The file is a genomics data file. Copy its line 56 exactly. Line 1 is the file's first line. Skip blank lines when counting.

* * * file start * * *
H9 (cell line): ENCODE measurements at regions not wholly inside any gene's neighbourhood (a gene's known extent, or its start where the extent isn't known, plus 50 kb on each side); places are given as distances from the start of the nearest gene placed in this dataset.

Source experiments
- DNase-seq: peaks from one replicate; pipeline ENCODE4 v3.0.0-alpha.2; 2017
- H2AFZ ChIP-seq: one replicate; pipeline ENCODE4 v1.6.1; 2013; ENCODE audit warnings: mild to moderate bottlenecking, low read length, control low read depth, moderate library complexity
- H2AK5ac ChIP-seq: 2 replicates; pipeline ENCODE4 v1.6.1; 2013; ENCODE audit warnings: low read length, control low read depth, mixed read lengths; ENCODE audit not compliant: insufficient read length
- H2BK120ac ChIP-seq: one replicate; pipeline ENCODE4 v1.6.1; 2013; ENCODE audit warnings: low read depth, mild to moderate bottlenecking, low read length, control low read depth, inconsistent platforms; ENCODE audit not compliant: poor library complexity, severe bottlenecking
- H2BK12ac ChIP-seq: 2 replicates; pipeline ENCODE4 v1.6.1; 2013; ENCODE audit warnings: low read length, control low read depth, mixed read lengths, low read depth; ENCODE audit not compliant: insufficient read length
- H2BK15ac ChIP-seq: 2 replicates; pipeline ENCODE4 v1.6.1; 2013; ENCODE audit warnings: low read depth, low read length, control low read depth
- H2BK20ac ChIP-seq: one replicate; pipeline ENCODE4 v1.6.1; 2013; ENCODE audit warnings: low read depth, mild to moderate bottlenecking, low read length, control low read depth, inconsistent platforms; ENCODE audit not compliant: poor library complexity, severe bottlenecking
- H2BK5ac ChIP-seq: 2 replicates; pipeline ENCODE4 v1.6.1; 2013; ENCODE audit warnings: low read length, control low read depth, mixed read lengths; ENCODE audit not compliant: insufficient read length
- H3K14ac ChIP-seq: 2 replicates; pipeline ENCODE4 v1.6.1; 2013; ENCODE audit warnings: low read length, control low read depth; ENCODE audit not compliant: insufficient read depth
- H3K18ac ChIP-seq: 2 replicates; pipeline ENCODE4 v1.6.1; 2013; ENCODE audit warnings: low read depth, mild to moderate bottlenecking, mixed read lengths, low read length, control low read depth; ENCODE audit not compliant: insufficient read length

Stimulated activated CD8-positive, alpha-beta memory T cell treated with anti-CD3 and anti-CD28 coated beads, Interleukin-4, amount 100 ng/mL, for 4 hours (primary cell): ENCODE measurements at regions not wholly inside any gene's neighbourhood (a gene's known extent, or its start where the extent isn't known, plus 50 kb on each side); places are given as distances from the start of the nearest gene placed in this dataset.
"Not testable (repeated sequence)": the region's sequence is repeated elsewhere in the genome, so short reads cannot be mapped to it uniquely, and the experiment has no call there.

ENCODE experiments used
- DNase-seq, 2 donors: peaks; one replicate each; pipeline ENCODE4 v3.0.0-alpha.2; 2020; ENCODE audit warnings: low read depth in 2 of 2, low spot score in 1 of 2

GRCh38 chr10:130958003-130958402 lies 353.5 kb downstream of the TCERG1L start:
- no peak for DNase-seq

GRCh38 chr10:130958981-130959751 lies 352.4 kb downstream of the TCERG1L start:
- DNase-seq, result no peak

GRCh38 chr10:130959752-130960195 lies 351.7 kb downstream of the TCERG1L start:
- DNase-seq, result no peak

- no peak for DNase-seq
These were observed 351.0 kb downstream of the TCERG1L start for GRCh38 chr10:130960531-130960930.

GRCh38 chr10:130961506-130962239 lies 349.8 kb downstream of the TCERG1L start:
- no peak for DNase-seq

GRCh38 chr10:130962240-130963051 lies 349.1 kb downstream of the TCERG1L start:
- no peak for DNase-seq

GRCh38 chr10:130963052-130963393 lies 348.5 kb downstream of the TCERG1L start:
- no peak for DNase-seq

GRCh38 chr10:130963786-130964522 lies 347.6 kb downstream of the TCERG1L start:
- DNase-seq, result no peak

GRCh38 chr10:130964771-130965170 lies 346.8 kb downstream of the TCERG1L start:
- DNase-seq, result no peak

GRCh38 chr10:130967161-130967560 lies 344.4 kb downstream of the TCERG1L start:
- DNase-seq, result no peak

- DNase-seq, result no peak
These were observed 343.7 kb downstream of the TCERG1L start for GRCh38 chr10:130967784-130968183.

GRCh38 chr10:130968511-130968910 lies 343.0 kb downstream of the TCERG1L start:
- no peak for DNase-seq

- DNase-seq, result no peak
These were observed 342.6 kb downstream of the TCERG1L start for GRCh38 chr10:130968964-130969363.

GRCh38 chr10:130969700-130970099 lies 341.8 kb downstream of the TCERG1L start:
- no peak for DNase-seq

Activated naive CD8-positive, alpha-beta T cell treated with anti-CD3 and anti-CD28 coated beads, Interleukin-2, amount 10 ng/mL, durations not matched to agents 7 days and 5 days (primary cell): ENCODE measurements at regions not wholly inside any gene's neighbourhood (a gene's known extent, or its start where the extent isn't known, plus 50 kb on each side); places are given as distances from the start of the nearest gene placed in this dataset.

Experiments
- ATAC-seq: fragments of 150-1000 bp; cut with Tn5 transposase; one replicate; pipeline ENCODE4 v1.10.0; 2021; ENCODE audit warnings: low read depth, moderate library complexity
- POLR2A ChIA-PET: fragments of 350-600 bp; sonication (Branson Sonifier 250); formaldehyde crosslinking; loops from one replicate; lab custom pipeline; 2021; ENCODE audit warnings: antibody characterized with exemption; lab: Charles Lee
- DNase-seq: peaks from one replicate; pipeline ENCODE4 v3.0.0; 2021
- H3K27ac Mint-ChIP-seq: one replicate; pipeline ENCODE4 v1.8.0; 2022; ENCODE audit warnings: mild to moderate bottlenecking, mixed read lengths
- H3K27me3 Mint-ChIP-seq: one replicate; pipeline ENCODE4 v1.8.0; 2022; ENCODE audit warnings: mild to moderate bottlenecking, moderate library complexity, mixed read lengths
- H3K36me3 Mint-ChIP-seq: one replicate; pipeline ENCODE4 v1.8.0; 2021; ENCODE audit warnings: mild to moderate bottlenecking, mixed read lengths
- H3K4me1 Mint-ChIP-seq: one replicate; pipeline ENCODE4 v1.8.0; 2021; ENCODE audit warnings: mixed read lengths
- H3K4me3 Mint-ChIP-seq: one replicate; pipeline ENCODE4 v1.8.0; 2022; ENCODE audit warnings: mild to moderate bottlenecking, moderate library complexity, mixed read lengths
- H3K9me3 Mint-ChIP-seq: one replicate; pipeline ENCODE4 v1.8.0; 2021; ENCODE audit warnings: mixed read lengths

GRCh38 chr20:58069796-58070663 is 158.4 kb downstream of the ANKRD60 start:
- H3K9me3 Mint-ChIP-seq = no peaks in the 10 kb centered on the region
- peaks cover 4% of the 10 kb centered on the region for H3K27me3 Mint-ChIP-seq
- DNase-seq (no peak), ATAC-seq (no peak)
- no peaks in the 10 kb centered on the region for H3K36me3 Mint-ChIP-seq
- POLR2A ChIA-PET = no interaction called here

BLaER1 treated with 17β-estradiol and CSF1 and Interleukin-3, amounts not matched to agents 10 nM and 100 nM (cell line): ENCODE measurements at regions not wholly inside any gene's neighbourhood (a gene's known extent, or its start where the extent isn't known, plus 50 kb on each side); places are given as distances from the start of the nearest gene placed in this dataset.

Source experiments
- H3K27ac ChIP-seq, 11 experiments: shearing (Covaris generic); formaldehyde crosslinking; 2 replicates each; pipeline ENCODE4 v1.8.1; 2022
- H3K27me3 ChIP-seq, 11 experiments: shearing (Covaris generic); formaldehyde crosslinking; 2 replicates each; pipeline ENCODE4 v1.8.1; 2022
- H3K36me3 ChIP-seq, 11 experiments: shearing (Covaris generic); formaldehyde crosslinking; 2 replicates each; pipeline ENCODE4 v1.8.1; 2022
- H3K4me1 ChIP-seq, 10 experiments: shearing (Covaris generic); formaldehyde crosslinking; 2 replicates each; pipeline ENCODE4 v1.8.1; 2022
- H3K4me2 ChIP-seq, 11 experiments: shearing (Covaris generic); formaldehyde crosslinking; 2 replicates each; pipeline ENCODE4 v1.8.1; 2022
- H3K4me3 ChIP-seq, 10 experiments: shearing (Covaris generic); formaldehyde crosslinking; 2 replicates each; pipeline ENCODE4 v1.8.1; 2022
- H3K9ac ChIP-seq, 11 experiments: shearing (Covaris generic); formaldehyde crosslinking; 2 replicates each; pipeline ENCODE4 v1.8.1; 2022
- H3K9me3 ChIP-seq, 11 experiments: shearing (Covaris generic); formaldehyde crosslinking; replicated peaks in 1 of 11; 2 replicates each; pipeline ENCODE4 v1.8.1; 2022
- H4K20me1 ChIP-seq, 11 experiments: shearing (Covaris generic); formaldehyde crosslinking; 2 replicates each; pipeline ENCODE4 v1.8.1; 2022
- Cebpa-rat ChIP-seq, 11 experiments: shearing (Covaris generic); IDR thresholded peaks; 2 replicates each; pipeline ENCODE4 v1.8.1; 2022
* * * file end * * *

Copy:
GRCh38 chr20:58069796-58070663 is 158.4 kb downstream of the ANKRD60 start: